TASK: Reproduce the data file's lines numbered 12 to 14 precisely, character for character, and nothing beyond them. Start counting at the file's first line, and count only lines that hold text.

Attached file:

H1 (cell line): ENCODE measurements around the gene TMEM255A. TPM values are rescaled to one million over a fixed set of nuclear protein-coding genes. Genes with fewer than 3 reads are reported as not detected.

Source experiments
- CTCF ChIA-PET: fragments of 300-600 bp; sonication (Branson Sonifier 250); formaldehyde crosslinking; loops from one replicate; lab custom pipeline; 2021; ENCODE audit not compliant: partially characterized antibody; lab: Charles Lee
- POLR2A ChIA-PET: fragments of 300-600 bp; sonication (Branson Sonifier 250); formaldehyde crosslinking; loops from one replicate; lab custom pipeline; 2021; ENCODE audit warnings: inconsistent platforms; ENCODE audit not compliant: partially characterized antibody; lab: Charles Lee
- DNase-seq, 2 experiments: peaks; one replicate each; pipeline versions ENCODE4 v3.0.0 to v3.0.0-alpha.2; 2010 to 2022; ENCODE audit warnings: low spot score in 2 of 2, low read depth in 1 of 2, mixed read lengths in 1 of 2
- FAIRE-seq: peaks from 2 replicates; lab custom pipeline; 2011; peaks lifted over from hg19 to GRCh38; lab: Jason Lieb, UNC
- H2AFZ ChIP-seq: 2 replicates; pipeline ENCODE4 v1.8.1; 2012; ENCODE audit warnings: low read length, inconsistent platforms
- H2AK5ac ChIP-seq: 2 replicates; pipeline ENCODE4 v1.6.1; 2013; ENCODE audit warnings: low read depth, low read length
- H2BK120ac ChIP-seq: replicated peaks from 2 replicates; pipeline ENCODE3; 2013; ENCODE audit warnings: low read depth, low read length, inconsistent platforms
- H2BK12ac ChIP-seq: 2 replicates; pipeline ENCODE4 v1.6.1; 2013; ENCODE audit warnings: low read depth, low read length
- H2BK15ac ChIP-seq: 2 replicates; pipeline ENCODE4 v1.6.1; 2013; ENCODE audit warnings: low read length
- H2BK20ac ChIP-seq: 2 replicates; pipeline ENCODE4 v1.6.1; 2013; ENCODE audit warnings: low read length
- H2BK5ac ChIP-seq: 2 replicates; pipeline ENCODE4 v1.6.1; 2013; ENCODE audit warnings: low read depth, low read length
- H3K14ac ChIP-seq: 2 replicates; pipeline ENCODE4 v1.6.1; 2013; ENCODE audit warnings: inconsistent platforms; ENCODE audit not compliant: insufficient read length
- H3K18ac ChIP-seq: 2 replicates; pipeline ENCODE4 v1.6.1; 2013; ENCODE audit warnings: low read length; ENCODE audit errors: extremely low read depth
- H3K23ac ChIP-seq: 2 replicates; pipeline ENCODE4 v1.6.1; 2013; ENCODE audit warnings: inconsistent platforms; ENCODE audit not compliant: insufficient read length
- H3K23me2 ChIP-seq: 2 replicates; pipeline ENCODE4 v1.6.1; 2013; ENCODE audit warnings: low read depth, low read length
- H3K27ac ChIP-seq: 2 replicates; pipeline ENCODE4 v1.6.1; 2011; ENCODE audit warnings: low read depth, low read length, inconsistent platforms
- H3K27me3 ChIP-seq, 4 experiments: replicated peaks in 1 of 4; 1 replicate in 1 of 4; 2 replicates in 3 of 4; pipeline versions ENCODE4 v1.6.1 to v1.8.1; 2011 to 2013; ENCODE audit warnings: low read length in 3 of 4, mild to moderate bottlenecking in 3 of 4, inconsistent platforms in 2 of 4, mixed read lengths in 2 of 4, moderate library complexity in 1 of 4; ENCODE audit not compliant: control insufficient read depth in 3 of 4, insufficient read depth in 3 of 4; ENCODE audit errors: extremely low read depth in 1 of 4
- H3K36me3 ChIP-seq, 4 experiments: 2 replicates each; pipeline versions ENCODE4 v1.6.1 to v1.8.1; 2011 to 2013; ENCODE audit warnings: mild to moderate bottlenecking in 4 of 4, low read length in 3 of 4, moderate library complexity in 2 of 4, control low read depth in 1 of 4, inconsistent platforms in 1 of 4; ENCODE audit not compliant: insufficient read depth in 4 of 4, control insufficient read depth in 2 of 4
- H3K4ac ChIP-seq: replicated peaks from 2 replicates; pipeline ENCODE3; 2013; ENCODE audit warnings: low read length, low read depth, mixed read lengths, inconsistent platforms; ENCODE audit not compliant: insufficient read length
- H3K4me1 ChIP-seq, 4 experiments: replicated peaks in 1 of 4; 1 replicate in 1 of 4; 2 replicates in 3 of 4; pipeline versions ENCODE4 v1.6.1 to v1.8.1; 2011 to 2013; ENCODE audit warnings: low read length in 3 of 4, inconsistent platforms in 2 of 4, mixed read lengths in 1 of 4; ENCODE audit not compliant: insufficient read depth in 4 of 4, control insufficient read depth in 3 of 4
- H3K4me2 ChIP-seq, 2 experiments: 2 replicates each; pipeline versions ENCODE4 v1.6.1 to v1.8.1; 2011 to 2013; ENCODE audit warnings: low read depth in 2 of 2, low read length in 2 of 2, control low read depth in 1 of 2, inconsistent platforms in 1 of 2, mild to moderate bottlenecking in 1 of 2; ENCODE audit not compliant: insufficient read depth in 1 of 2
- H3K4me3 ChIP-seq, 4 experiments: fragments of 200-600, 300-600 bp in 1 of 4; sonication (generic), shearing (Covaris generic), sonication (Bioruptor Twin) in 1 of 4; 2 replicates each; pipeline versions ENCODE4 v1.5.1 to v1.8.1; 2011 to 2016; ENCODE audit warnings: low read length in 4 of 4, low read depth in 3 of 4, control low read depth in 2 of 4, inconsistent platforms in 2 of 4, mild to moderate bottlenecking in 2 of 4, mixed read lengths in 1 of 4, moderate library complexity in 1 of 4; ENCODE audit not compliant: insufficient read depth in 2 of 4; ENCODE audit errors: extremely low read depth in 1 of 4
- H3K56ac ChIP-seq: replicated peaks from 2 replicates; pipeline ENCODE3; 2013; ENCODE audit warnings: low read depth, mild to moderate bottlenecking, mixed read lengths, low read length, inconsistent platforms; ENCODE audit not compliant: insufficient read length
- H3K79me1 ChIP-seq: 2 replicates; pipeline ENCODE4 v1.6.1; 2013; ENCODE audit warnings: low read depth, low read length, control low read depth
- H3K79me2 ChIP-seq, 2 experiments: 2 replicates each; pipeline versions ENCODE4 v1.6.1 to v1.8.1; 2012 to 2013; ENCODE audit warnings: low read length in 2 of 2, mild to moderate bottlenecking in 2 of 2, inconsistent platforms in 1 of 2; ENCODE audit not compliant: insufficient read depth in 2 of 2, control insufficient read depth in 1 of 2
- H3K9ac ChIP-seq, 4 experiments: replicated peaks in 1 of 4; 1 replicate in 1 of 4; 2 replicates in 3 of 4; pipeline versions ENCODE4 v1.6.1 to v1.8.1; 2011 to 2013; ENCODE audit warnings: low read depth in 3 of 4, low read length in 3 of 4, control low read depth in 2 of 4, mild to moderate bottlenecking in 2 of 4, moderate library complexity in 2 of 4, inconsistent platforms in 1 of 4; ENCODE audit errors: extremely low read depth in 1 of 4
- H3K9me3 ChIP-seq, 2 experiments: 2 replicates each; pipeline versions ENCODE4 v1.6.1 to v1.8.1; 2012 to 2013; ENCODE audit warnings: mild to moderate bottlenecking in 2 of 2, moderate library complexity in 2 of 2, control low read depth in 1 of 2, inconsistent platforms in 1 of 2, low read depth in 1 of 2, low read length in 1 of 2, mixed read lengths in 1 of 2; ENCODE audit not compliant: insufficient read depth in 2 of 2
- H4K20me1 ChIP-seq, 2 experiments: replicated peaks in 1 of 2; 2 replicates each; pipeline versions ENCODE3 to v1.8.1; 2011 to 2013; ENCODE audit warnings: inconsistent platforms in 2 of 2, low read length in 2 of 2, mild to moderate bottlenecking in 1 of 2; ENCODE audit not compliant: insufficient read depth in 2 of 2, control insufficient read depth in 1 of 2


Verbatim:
- H2BK20ac ChIP-seq: 2 replicates; pipeline ENCODE4 v1.6.1; 2013; ENCODE audit warnings: low read length
- H2BK5ac ChIP-seq: 2 replicates; pipeline ENCODE4 v1.6.1; 2013; ENCODE audit warnings: low read depth, low read length
- H3K14ac ChIP-seq: 2 replicates; pipeline ENCODE4 v1.6.1; 2013; ENCODE audit warnings: inconsistent platforms; ENCODE audit not compliant: insufficient read length